In the last post we finished up the roof. Now we need to do a little housekeeping on the walls and around the windows before we move to the next step the work shed. You’ll see how we’re going to adjust for the thickness of the rigid insulation that will go on the exterior of the walls. In addition, there’s some sections of the side walls that need OSB installed.
The video below will show you the overview of what we’re going to cover.
You’re probably wondering why I plan on installing exterior insulation. I’m going to work in this structure during the summer and winters of Las Vegas. That means hot, over 120 F some days, and really harsh winds in the winter. Also….. I’m using this as a chance to learn carpentry on a small scale.
An important note – The best combination is to install a house wrap under the rigid insulation. If you are doing this then it needs to be done before you bump out your windows. I plan on doing stucco on the exterior which will have 2 layers of weather resistant paper under it as an additional water plane.
If you don’t plan on going overboard like me, you can just do the section on installing the OSB on the upper sections of the sides.
Finish the Install of OSB on the Side Walls
Just like the installation of the other sheathing we want to have a ½ inch gap at the top where the walls meet the roof.
To make it easy, I hammered in some nails to help line up the board.
Stop for a second and look at the section of the wall you’re going to install the OSB on.
Remember we need to install the OSB so it will meet another piece in the center of the interior studs.
Grab yourself an oversized piece of OSB and flip it over so the outside face is facing to the inside of the shed.
Line up that oversized piece of OSB with those marks we just made.
Mark the bottom of that piece where it overlaps with the already installed OSB on the wall. This is going to give us the angle we need for the top.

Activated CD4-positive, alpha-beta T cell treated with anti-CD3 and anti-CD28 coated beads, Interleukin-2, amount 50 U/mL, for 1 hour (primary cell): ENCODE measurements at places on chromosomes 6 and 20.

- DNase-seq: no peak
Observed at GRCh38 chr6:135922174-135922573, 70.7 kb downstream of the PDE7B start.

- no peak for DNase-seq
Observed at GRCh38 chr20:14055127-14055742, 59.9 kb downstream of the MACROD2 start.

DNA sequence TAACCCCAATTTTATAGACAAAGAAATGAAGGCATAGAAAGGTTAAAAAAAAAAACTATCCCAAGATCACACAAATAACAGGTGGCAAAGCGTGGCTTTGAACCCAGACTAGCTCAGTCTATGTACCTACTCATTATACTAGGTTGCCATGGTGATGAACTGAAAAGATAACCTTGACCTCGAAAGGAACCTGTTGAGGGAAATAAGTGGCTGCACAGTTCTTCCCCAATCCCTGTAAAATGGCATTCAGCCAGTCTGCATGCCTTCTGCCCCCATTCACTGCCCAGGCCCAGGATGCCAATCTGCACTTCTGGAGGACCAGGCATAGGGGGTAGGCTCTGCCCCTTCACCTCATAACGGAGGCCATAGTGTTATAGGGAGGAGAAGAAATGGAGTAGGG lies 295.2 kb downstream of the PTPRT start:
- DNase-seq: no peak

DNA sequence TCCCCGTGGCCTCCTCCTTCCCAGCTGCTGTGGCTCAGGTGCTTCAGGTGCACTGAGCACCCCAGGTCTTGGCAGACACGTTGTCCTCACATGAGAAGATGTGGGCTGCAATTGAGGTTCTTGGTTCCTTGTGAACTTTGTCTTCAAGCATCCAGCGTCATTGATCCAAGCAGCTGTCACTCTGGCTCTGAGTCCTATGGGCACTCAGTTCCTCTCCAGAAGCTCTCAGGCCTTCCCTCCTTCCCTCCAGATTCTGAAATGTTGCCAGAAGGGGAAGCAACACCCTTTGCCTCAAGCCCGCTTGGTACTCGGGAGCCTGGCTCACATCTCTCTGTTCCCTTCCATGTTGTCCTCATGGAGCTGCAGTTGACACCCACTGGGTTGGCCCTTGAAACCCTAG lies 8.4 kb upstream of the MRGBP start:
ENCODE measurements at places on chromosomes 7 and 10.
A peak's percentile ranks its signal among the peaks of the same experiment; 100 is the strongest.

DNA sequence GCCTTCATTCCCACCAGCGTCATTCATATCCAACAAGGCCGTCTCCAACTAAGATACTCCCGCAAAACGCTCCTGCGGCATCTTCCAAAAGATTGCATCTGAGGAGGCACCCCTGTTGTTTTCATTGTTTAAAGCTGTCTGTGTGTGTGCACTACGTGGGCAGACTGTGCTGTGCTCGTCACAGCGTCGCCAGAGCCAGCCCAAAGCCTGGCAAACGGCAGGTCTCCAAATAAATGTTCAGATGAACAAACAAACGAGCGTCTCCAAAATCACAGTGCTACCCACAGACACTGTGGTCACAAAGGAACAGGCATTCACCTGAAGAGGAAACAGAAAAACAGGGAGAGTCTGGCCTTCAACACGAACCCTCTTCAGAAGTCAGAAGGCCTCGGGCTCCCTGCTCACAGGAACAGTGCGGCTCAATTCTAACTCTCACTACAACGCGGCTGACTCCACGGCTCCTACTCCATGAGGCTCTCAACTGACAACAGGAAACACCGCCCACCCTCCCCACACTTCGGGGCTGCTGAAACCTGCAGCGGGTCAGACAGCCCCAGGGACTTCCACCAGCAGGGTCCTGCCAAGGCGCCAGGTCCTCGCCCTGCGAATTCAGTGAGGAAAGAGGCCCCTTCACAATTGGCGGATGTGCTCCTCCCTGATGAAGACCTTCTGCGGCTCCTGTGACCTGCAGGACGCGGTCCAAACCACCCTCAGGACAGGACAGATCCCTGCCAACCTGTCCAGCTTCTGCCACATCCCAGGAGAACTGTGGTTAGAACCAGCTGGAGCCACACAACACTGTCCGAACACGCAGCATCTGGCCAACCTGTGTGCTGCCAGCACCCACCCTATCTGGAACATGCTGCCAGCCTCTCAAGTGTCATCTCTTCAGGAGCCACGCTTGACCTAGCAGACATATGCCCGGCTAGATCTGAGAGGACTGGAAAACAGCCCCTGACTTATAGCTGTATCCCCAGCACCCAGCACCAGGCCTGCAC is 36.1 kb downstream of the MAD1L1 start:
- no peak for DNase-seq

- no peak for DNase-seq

Now you’ll line a piece of scrap wood so you can use a circular saw to cut the angled section.
Make sure you keep the scrap side of this cut. We’ll be using it later as a template to cut the other pieces of OSB we’ll need.
Line up the oversized piece of OSB we just cut with the front wall and mark where it sits in the center of a stud.
Cut the OSB and nail it in place.
For the rest of the upper OSB panels you’re going to use the scrap side of that first cut as a guide.
You just need to measure the widest section of the area you want to fill in.
Find yourself a piece of OSB that is oversized like before.
Line up side edge of your “guide” with the side of the piece you want to cut.
Adjust it for the circular saw you’re using and cut away.
Bumping Out the Door and Window Areas for Rigid Foam Insulation
Like I talked about above, if the area you’re building requires you to use a weather resistant barrier (WRB), like house wrap, then you need to install that before you bump out the window and door areas. The video below will help you with that install if you need it.
Back to the build.
Starting with the Door
Let’s make everything easy by using butt joints. We’re going to start by measuring the door area for the 2x4s we’ll use.
From there we’ll cut the first pieces to length. I’m doing the sides first but doing the sides or top and bottom first really doesn’t matter.
Small clamps are great for helping you hold the 2x4s in place while you nail them in place with galvanized nails.
Now all you have to do is repeat the process for the top and bottom bump outs.
Bumping Out the Windows for Rigid Foam
Doing the bump out for the windows is very similar to the door. The one thing we’re going to do different is angle the bottom 2×4 so if water gets in, it will have an easy path out. So I didn’t forget to do this I started with the top and bottom 2x4s instead of the sides like with the door.
Angling the Bottom 2×4 of the Windows
To get this angle we’re going to shave down one side of the “top” of the bottom 2×4 by 1/8”.
I used a hand plane to make my angle, but you can use a circular saw or table saw with the blade set at a slight angle to make the cut.
Don’t forget to install the bottom 2×4 so the downward angle is facing out.
Everything else is done just like the door install.
The sheathing for this part was done with scraps from the previous wall and roof sheathing. It was the same for the galvanized nails. Those were left over from a previous purchase. Only thing I needed to buy was the 2x4s.
Hopefully this article helped you get started on building your shed. If you found this interesting please think about signing up for our email list and get content sent straight to your email when it gets released. Also, we are on the social media sites above and YouTube.